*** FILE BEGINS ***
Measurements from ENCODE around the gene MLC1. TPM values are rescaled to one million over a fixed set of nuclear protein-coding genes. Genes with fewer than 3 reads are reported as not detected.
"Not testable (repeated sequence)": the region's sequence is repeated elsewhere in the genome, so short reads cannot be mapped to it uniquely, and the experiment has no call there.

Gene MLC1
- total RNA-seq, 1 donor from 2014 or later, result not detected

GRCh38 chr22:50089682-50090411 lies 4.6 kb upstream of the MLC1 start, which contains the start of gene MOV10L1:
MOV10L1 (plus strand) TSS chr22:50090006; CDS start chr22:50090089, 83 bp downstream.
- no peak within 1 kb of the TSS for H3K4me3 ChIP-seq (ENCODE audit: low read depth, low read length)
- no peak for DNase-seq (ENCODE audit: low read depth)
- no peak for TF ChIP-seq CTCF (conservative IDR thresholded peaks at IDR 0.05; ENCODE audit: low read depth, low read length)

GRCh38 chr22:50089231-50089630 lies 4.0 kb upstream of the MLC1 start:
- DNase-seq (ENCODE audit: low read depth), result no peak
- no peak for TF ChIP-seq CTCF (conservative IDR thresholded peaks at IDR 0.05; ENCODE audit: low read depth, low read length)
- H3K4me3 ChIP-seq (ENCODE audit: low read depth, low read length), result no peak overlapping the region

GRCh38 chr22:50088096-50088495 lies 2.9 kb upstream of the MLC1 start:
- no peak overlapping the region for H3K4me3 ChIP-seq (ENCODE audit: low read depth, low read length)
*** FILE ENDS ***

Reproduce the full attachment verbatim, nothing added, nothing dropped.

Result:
Measurements from ENCODE around the gene MLC1. TPM values are rescaled to one million over a fixed set of nuclear protein-coding genes. Genes with fewer than 3 reads are reported as not detected.
"Not testable (repeated sequence)": the region's sequence is repeated elsewhere in the genome, so short reads cannot be mapped to it uniquely, and the experiment has no call there.

Gene MLC1
- total RNA-seq, 1 donor from 2014 or later, result not detected

GRCh38 chr22:50089682-50090411 lies 4.6 kb upstream of the MLC1 start, which contains the start of gene MOV10L1:
MOV10L1 (plus strand) TSS chr22:50090006; CDS start chr22:50090089, 83 bp downstream.
- no peak within 1 kb of the TSS for H3K4me3 ChIP-seq (ENCODE audit: low read depth, low read length)
- no peak for DNase-seq (ENCODE audit: low read depth)
- no peak for TF ChIP-seq CTCF (conservative IDR thresholded peaks at IDR 0.05; ENCODE audit: low read depth, low read length)

GRCh38 chr22:50089231-50089630 lies 4.0 kb upstream of the MLC1 start:
- DNase-seq (ENCODE audit: low read depth), result no peak
- no peak for TF ChIP-seq CTCF (conservative IDR thresholded peaks at IDR 0.05; ENCODE audit: low read depth, low read length)
- H3K4me3 ChIP-seq (ENCODE audit: low read depth, low read length), result no peak overlapping the region

GRCh38 chr22:50088096-50088495 lies 2.9 kb upstream of the MLC1 start:
- no peak overlapping the region for H3K4me3 ChIP-seq (ENCODE audit: low read depth, low read length)